RE: H.R. 3199 – the “”USA PATRIOT and Terrorism Prevention Reauthorization Act of 2005″”
On behalf of the American Civil Liberties Union’s nearly 500,000 members, we write to express our opposition to H.R. 3199, the “”USA PATRIOT and Terrorism Prevention Reauthorization Act of 2005,”” which extends the expiring provisions of the Patriot Act with only minimal changes.
Nearly four years after the passage of the Patriot Act, almost 400 communities — including seven states and representing roughly 62 million Americans– have passed resolutions calling on Congress to rein in the most egregious provisions of the Patriot Act. Our federal lawmakers should heed this call for liberty.
The House of Representatives has heard bipartisan calls for Patriot reform. It has voted, twice, to reject extreme provisions of the Patriot Act. It should do so again.
Unfortunately, the bill the House Judiciary Committee approved is a flawed bill that makes all but two of its expiring provisions permanent. It puts an excessively long ten-year sunset on those two provisions. It only includes minimal changes that the Justice Department has already conceded and does not address the major concerns raised about these intrusive powers.
Even more disappointing, the House Rules Committee has rejected allowing a fair, up-or-down vote on series of amendments that would correct these flaws based on no apparent principle other than the fact that these amendments likely have majority support on the House floor.
Amendments on which no up-or-down vote will be allowed would:
1) require individual suspicion for records orders, offered by Reps. Harman and Berman;
2) exempt library and bookstore records from secret Patriot Act records powers, offered by Rep. Sanders (and already approved by the House last month);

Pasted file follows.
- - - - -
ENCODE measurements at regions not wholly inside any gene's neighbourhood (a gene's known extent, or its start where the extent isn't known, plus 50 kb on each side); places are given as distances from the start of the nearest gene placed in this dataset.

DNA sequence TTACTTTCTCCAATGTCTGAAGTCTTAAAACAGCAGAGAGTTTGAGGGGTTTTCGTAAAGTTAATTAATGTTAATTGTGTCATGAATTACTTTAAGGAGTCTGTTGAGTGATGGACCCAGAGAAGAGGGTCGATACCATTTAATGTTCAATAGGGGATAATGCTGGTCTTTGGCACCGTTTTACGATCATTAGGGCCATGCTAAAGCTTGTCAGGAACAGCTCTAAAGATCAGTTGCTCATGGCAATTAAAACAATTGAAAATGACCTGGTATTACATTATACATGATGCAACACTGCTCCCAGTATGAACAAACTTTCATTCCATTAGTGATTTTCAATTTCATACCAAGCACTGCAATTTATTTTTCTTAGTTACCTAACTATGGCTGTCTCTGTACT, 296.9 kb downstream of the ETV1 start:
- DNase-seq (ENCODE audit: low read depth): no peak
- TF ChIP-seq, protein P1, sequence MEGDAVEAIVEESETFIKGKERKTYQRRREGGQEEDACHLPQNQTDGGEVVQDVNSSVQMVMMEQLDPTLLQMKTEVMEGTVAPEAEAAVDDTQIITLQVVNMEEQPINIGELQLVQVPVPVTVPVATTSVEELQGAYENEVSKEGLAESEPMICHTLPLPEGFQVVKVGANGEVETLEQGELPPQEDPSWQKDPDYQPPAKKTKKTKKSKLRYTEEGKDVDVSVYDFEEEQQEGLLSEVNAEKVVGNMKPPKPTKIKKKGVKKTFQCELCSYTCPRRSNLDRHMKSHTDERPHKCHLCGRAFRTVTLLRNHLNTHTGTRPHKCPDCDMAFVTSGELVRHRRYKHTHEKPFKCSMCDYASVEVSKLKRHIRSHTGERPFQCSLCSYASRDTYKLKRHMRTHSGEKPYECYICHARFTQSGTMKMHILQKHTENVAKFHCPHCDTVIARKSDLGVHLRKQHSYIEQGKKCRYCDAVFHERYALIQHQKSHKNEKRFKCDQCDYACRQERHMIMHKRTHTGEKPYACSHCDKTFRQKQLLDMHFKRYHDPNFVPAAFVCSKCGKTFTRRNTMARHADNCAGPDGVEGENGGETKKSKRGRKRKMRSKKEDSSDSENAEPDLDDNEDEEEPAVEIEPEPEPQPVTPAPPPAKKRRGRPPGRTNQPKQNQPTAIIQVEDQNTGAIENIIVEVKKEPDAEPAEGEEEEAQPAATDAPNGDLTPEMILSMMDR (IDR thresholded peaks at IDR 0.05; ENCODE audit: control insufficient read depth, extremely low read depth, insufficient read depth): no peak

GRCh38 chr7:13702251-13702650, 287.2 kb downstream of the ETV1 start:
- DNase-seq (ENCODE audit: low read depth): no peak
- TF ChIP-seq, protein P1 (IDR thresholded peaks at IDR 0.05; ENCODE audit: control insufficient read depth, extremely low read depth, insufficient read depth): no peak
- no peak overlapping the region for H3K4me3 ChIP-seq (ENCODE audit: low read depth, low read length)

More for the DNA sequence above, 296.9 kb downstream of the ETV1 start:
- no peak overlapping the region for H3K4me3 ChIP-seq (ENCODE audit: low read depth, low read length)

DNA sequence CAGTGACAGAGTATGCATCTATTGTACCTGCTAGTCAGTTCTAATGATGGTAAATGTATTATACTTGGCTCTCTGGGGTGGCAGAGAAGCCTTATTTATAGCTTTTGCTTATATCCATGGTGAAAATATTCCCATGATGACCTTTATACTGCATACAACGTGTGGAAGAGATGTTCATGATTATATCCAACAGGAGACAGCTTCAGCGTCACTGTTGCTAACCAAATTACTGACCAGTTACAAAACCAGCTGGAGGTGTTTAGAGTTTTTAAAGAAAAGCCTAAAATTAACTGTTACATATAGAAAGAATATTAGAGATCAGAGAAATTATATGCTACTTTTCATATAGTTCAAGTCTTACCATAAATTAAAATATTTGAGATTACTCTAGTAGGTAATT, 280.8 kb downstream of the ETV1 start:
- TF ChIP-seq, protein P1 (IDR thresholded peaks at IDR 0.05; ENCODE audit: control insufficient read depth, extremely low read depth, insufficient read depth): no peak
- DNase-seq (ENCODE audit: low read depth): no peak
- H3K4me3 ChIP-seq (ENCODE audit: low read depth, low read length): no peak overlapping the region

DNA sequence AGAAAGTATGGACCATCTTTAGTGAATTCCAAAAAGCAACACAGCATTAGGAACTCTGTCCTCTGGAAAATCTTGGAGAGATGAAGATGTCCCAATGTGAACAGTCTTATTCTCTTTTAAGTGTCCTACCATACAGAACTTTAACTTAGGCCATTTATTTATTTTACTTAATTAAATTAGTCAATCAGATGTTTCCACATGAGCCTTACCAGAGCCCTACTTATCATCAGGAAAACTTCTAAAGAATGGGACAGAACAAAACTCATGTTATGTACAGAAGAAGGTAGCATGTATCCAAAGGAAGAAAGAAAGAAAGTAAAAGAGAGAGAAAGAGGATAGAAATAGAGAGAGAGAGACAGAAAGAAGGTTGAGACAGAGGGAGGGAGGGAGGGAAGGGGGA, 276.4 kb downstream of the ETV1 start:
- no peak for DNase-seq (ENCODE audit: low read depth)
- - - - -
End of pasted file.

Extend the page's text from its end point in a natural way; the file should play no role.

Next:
3) expand the new sunset clause to include all expiring provisions, offered by Rep. Ruppersberger;
4) extend the so-called “”lone wolf”” surveillance power as part of the new sunset period, rather than make this power permanent, offered by Rep. Hastings;
5) allow citizens to challenge secrecy orders in records requests, offered by Rep. Nadler; and
6) reform roving wiretaps in FISA cases to contain the same privacy safeguards as roving wiretaps in criminal cases, offered by Rep. Harman.
These six amendments reflect some of the principal objections that civil libertarians have made to the Patriot Act over the course of the last four years.
Denying a fair vote on these amendments is an unprincipled denial of democracy, an abuse of power and a slap in the face of millions of Americans who want fair, open, and honest debate – a debate that was also denied when the Patriot Act was first passed – on proposals that would protect their constitutional rights.
The base bill falls far short of correcting the most intrusive provisions of the Patriot Act that are subject to the sunset clause. For example (this list is not exhaustive):